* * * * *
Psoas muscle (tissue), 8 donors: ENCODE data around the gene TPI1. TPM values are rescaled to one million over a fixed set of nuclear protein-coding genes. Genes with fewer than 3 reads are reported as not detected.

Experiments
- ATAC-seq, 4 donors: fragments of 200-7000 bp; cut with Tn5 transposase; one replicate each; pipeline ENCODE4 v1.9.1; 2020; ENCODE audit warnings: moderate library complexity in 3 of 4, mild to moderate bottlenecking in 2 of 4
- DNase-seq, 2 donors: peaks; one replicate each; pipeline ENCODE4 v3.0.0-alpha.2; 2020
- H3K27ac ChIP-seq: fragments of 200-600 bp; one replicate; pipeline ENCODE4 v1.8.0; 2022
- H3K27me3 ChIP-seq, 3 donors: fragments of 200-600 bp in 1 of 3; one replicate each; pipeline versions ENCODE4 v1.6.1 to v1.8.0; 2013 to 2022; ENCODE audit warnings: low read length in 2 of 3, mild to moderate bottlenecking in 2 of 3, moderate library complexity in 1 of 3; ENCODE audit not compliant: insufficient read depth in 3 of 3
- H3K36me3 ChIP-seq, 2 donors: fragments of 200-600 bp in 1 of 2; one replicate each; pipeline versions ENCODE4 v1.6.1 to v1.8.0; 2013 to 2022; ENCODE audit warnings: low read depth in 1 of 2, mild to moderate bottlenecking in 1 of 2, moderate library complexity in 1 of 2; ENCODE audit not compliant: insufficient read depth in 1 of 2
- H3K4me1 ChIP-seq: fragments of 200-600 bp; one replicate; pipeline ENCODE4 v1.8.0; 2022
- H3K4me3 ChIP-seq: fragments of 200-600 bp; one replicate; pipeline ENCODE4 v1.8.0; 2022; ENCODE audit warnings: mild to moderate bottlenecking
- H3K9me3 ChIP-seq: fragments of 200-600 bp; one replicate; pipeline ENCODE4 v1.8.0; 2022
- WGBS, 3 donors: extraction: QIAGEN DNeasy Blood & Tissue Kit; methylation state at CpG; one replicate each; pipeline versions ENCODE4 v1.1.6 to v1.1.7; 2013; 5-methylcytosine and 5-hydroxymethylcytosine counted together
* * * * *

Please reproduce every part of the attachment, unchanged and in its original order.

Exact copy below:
Psoas muscle (tissue), 8 donors: ENCODE data around the gene TPI1. TPM values are rescaled to one million over a fixed set of nuclear protein-coding genes. Genes with fewer than 3 reads are reported as not detected.

Experiments
- ATAC-seq, 4 donors: fragments of 200-7000 bp; cut with Tn5 transposase; one replicate each; pipeline ENCODE4 v1.9.1; 2020; ENCODE audit warnings: moderate library complexity in 3 of 4, mild to moderate bottlenecking in 2 of 4
- DNase-seq, 2 donors: peaks; one replicate each; pipeline ENCODE4 v3.0.0-alpha.2; 2020
- H3K27ac ChIP-seq: fragments of 200-600 bp; one replicate; pipeline ENCODE4 v1.8.0; 2022
- H3K27me3 ChIP-seq, 3 donors: fragments of 200-600 bp in 1 of 3; one replicate each; pipeline versions ENCODE4 v1.6.1 to v1.8.0; 2013 to 2022; ENCODE audit warnings: low read length in 2 of 3, mild to moderate bottlenecking in 2 of 3, moderate library complexity in 1 of 3; ENCODE audit not compliant: insufficient read depth in 3 of 3
- H3K36me3 ChIP-seq, 2 donors: fragments of 200-600 bp in 1 of 2; one replicate each; pipeline versions ENCODE4 v1.6.1 to v1.8.0; 2013 to 2022; ENCODE audit warnings: low read depth in 1 of 2, mild to moderate bottlenecking in 1 of 2, moderate library complexity in 1 of 2; ENCODE audit not compliant: insufficient read depth in 1 of 2
- H3K4me1 ChIP-seq: fragments of 200-600 bp; one replicate; pipeline ENCODE4 v1.8.0; 2022
- H3K4me3 ChIP-seq: fragments of 200-600 bp; one replicate; pipeline ENCODE4 v1.8.0; 2022; ENCODE audit warnings: mild to moderate bottlenecking
- H3K9me3 ChIP-seq: fragments of 200-600 bp; one replicate; pipeline ENCODE4 v1.8.0; 2022
- WGBS, 3 donors: extraction: QIAGEN DNeasy Blood & Tissue Kit; methylation state at CpG; one replicate each; pipeline versions ENCODE4 v1.1.6 to v1.1.7; 2013; 5-methylcytosine and 5-hydroxymethylcytosine counted together